Every large Texas city and many small ones have historic hotels. In Dallas it’s The Adolphus. Among the classic hotels in San Antonio is the Hotel Havana. In Fort Worth, those who want to stay in a venerable survivor head for The Ashton or the downtown Hilton where John Kennedy spent his last night. Among the downtown hotels in Houston with a history is the ICON. In Austin, it’s hard to beat The Driskill.
Last Sunday Ruth and I were given a guided tour of The Driskill by Josh, its chief tour giver when other duties have been completed. Josh loves The Driskill and his job and we thoroughly enjoyed learning about it through him. The Driskill has not just been historic. It has been significant in United States history.
Its story began when an honorary Civil War colonel decided that Austin needed a deluxe hotel and built one for $400,000, a considerable fortune in 1886. Those who called him foolish were vindicated when he went bankrupt and lost The Driskill in a poker game. It’s said that Jesse Driskill continues to haunt his hotel by smoking cigars in guest rooms. The Driskill has had many owners over the years, and each new owner has improved it. By the 1980s owners were spending more on renovations that Driskill used to built it. His vision was finally rewarded.
The colonel isn’t the only ghost. When Josh took Ruth and me to see The Driskill’s most impressive suite he showed us a sweet painting of a young girl. She’s above. While her father, a U. S. senator, attended an event, she played with a ball on the grand staircase now dominated by a large painting of Jesse Driskill. Tripping and falling, she died. On some nights you can still be heard bouncing the ball, some say.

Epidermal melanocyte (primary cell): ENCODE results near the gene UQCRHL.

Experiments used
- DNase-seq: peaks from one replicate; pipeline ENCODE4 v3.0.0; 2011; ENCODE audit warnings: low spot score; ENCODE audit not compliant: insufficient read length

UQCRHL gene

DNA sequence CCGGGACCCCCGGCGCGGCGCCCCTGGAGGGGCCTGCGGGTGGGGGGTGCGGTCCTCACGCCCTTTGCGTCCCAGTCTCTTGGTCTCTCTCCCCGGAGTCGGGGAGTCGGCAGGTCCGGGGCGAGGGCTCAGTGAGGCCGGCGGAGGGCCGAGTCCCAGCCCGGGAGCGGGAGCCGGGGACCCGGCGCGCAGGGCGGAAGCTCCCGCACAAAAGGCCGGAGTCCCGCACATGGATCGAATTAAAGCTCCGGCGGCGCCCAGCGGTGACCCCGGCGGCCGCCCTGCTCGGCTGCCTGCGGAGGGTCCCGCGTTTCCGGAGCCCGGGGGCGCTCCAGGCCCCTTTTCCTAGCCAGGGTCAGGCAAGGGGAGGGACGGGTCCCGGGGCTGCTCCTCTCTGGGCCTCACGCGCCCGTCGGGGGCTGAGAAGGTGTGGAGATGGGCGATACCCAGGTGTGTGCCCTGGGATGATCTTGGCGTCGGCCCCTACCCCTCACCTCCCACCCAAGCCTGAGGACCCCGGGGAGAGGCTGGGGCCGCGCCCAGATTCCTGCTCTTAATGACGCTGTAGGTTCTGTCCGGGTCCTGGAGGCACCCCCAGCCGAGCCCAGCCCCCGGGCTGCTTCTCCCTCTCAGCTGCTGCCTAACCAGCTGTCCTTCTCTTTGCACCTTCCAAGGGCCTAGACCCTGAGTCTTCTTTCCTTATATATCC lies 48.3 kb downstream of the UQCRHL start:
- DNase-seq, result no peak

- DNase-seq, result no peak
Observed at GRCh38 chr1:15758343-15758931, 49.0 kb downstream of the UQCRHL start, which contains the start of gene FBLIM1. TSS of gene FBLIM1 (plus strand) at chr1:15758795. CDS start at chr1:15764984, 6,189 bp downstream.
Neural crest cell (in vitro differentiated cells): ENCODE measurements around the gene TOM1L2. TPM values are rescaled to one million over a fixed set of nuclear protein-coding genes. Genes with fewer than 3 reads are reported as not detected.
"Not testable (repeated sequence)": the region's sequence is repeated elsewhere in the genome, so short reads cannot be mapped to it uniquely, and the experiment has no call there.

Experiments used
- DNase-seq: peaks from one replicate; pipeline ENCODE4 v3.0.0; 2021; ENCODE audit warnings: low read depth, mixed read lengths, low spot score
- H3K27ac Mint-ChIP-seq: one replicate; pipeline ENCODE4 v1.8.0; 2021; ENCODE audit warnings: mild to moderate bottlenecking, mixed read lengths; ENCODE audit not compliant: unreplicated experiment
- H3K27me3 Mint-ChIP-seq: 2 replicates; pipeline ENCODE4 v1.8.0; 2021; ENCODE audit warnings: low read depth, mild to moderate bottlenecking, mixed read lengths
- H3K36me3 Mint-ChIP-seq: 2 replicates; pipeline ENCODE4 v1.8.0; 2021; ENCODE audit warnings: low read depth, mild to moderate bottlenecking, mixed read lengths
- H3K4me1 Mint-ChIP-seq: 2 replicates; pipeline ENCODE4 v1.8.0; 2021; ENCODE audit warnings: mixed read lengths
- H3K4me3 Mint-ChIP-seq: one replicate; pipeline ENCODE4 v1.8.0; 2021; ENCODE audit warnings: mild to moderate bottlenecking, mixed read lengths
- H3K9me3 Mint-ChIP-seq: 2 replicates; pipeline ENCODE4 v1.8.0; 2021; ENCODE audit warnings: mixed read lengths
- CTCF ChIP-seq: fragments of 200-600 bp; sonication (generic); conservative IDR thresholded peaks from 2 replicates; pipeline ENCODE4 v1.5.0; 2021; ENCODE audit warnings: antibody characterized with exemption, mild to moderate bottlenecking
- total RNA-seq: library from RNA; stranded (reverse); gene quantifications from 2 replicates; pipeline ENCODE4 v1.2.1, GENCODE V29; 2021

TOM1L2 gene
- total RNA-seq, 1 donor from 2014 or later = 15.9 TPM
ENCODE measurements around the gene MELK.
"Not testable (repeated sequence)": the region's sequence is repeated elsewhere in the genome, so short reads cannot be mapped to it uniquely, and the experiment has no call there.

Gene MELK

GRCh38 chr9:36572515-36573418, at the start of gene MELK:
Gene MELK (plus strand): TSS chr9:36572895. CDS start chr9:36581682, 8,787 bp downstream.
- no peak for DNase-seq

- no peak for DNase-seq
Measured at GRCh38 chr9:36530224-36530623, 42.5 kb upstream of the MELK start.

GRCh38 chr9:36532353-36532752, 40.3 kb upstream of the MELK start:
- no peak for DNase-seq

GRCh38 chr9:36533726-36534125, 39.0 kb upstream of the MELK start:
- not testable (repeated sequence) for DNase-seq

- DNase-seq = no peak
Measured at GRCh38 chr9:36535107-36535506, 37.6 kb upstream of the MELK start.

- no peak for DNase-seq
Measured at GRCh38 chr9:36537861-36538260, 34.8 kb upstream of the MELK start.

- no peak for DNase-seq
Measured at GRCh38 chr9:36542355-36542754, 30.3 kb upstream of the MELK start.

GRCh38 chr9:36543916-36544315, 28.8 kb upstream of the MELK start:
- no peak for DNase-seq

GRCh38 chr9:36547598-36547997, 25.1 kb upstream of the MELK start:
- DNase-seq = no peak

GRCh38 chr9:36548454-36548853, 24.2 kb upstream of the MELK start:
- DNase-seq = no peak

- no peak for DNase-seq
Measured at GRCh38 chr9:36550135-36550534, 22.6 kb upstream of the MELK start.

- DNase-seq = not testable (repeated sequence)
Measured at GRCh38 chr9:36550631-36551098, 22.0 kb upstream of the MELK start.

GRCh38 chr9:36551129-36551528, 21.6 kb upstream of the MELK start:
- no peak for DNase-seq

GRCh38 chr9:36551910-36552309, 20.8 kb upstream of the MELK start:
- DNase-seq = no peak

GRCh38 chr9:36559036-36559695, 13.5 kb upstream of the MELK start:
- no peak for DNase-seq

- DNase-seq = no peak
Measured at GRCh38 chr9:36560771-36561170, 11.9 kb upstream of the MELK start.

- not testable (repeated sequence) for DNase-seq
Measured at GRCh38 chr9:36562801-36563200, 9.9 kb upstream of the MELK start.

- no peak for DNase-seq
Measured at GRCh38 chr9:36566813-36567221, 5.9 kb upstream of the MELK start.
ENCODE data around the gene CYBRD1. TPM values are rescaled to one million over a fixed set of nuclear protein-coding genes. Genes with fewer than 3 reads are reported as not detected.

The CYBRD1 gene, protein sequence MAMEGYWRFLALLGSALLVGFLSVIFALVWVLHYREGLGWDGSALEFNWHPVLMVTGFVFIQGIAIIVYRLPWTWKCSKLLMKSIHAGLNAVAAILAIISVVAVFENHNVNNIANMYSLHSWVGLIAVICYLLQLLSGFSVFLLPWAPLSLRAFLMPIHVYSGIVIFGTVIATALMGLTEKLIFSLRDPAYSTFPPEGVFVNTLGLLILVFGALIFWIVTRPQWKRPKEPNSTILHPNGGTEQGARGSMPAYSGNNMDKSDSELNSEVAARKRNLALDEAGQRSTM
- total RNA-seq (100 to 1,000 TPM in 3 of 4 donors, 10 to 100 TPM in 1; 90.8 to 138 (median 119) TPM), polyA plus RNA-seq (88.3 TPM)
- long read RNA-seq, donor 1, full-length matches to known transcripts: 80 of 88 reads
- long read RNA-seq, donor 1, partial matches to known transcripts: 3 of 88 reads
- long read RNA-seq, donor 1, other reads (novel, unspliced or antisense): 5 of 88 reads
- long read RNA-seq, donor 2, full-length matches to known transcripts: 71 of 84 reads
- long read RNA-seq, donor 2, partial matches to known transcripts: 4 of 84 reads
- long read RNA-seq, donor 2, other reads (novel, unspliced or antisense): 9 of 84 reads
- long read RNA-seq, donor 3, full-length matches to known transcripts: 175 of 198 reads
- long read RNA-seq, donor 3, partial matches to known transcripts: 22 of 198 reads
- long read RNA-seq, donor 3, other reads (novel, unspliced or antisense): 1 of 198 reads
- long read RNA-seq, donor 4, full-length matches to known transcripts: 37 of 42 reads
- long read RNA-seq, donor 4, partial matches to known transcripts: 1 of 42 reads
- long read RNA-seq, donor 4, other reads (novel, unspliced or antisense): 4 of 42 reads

Josh also took us to the historic Maximilian room. Maximilian was Mexico’s emperor. He and his wife Empress Carlotta owned 8 Austrian gold leaf mirrors. Because Carlotta was considered to be the most beautiful woman in Europe, her image graced all 8, 4 of which are horizontal and 4 vertical. They were found in a San Antonio antique shop in 1930 and bought by The Driskill. All 8 are now in the eponymous Maximilian Room.
In 1934 a young politician named Lyndon Baines Johnson had his first date with his future wife whom everyone came to know as Lady Bird in The Driskill. Over breakfast, he reportedly asked her to marry him. In 1960 Johnson waited to find out the results of his Vice Presidential Campaign here. Four years later he was President, and Johnson awaited the results of is re-election run in The Driskill’s Jim Hogg Suite.
Hyatt Hotels & Resorts now owns The Driskill. It has vowed to upgrade yet keep its historic character. So far they have done an excellent job of that.